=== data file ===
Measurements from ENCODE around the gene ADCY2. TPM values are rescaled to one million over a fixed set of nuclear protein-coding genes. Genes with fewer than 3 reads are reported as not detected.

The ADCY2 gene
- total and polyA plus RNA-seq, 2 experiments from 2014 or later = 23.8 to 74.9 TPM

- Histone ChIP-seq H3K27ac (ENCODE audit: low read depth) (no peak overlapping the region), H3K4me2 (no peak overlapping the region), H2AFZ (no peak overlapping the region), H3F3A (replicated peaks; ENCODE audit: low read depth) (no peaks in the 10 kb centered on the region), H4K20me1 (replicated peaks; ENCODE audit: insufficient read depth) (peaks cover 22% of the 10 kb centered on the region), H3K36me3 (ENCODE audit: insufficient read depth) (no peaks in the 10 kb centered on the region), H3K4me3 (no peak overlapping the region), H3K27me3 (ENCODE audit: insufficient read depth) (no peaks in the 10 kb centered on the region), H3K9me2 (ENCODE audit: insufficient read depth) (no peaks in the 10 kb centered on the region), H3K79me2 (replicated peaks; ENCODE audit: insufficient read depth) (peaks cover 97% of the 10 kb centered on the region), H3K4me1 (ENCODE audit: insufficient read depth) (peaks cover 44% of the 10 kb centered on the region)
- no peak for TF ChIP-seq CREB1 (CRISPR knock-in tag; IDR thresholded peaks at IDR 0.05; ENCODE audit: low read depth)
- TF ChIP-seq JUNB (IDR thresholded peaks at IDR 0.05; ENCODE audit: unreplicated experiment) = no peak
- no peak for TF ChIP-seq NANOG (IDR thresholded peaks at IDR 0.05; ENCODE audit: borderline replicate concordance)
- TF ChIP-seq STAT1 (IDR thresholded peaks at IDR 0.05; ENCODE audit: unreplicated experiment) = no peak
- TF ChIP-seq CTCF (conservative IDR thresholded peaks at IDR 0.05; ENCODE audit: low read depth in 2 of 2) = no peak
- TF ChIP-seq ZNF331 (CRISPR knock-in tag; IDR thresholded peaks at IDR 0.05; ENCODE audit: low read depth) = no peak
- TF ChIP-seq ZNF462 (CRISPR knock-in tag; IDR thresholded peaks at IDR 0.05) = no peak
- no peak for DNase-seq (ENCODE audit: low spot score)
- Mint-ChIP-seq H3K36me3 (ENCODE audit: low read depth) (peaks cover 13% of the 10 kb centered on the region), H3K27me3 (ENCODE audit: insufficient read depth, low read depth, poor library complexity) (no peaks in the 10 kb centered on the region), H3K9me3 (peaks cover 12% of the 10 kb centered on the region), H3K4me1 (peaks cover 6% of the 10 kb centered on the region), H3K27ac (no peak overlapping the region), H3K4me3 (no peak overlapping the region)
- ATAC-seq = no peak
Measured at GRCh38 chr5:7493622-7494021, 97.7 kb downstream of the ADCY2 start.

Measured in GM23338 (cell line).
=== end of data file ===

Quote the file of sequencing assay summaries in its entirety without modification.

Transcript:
Measurements from ENCODE around the gene ADCY2. TPM values are rescaled to one million over a fixed set of nuclear protein-coding genes. Genes with fewer than 3 reads are reported as not detected.

The ADCY2 gene
- total and polyA plus RNA-seq, 2 experiments from 2014 or later = 23.8 to 74.9 TPM

- Histone ChIP-seq H3K27ac (ENCODE audit: low read depth) (no peak overlapping the region), H3K4me2 (no peak overlapping the region), H2AFZ (no peak overlapping the region), H3F3A (replicated peaks; ENCODE audit: low read depth) (no peaks in the 10 kb centered on the region), H4K20me1 (replicated peaks; ENCODE audit: insufficient read depth) (peaks cover 22% of the 10 kb centered on the region), H3K36me3 (ENCODE audit: insufficient read depth) (no peaks in the 10 kb centered on the region), H3K4me3 (no peak overlapping the region), H3K27me3 (ENCODE audit: insufficient read depth) (no peaks in the 10 kb centered on the region), H3K9me2 (ENCODE audit: insufficient read depth) (no peaks in the 10 kb centered on the region), H3K79me2 (replicated peaks; ENCODE audit: insufficient read depth) (peaks cover 97% of the 10 kb centered on the region), H3K4me1 (ENCODE audit: insufficient read depth) (peaks cover 44% of the 10 kb centered on the region)
- no peak for TF ChIP-seq CREB1 (CRISPR knock-in tag; IDR thresholded peaks at IDR 0.05; ENCODE audit: low read depth)
- TF ChIP-seq JUNB (IDR thresholded peaks at IDR 0.05; ENCODE audit: unreplicated experiment) = no peak
- no peak for TF ChIP-seq NANOG (IDR thresholded peaks at IDR 0.05; ENCODE audit: borderline replicate concordance)
- TF ChIP-seq STAT1 (IDR thresholded peaks at IDR 0.05; ENCODE audit: unreplicated experiment) = no peak
- TF ChIP-seq CTCF (conservative IDR thresholded peaks at IDR 0.05; ENCODE audit: low read depth in 2 of 2) = no peak
- TF ChIP-seq ZNF331 (CRISPR knock-in tag; IDR thresholded peaks at IDR 0.05; ENCODE audit: low read depth) = no peak
- TF ChIP-seq ZNF462 (CRISPR knock-in tag; IDR thresholded peaks at IDR 0.05) = no peak
- no peak for DNase-seq (ENCODE audit: low spot score)
- Mint-ChIP-seq H3K36me3 (ENCODE audit: low read depth) (peaks cover 13% of the 10 kb centered on the region), H3K27me3 (ENCODE audit: insufficient read depth, low read depth, poor library complexity) (no peaks in the 10 kb centered on the region), H3K9me3 (peaks cover 12% of the 10 kb centered on the region), H3K4me1 (peaks cover 6% of the 10 kb centered on the region), H3K27ac (no peak overlapping the region), H3K4me3 (no peak overlapping the region)
- ATAC-seq = no peak
Measured at GRCh38 chr5:7493622-7494021, 97.7 kb downstream of the ADCY2 start.

Measured in GM23338 (cell line).